I have to stop projecting my own sense of what constitutes an acceptable response. Yesterday, resignation or not, I fully expected Raitt to rise prior to QP and offer some sort of apology. When that didn't happen, I thought we would surely see something during the back and forth. CBC's Susan Bonner commented after QP that the opposition seemed "caught off guard" by the Conservatives posture (I sensed that too). Not only did the Conservatives not find it necessary to offer anything contrite, they had the gall to turn it around on the opposition as though they in the wrong.
It really is amazing to see how the Conservatives react to controversy. The inability to contemplate a humble response, or see the need for some type of verbal revision is striking. People were caught off guard, because they made some basic assumptions about decency. I guess the cardinal rule was forgotten, when these guys get cornered, they get aggressive, they ignore the heart of the discussion and turn to some diversion that puts others on the defensive. There's a smugness to it all that is really distasteful, but hardly surprising I suppose. Silly me for thinking otherwise.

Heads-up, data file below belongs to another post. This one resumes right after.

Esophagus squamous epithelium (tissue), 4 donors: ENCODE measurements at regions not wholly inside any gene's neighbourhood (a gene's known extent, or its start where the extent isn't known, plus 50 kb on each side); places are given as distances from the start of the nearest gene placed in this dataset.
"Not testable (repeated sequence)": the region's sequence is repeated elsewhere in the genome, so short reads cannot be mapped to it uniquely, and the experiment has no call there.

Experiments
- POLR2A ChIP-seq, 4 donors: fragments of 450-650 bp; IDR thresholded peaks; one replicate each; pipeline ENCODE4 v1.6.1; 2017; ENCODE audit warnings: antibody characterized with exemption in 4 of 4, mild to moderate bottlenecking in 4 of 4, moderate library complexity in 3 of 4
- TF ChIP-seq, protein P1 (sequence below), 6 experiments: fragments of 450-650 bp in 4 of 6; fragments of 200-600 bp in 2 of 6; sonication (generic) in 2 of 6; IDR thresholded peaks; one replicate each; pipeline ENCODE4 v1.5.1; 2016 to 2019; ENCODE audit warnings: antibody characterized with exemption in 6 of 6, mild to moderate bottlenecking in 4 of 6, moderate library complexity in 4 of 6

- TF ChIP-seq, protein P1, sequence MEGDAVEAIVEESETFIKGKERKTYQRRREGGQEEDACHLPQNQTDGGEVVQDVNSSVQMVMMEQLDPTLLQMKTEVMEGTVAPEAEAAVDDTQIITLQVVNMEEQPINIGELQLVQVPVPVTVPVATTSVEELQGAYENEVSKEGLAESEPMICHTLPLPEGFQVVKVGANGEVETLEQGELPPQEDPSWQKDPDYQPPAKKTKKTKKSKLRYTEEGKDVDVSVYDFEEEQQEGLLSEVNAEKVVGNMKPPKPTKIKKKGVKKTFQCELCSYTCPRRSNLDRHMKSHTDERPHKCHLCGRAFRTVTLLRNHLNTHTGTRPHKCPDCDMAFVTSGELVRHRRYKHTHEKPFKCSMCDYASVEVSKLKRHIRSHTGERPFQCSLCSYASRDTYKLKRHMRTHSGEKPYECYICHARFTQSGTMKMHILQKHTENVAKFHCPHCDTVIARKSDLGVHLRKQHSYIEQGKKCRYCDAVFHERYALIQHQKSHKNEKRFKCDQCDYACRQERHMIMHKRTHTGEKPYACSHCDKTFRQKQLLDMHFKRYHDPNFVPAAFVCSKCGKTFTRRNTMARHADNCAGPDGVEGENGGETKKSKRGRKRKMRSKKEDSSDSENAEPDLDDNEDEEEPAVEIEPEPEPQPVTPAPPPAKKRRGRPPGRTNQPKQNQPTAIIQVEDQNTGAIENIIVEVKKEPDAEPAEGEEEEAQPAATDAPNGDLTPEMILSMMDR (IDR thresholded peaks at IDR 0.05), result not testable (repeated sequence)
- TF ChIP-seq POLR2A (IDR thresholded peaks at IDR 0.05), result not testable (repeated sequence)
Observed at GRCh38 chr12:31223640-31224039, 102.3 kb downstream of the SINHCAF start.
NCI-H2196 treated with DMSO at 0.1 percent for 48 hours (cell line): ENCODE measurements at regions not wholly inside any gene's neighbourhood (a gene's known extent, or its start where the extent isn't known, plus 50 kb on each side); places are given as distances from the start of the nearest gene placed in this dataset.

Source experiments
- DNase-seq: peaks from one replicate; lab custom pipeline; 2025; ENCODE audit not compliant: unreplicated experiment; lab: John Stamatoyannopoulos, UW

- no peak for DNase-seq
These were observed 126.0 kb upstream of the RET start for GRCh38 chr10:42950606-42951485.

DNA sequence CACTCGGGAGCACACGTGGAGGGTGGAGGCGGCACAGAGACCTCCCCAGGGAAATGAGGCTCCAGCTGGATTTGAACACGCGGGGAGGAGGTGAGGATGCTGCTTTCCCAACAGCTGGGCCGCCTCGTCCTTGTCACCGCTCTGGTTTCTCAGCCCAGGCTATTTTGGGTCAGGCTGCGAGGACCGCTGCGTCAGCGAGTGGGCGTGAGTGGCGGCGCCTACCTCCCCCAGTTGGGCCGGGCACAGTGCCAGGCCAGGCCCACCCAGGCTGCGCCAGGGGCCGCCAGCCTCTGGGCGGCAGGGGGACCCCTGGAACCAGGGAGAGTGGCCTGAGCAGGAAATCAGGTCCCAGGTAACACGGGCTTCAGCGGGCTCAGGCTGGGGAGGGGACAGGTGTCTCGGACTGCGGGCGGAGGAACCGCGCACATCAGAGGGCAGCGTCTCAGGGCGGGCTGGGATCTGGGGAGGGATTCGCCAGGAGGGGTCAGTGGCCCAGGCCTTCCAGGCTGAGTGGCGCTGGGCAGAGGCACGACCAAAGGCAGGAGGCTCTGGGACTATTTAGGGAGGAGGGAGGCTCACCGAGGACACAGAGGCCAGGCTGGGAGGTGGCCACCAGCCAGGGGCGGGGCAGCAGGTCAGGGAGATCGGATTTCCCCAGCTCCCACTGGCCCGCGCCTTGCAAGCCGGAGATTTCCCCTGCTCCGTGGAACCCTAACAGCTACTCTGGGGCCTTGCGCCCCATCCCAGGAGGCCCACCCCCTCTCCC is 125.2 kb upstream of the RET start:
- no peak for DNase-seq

Raitt decided to apologize today. Doing this yesterday is one thing, doing it now, after the PMO has heard the outrage, well... I take her words as sincere, the timing, not so much. It's a sweater vest day in the PMO.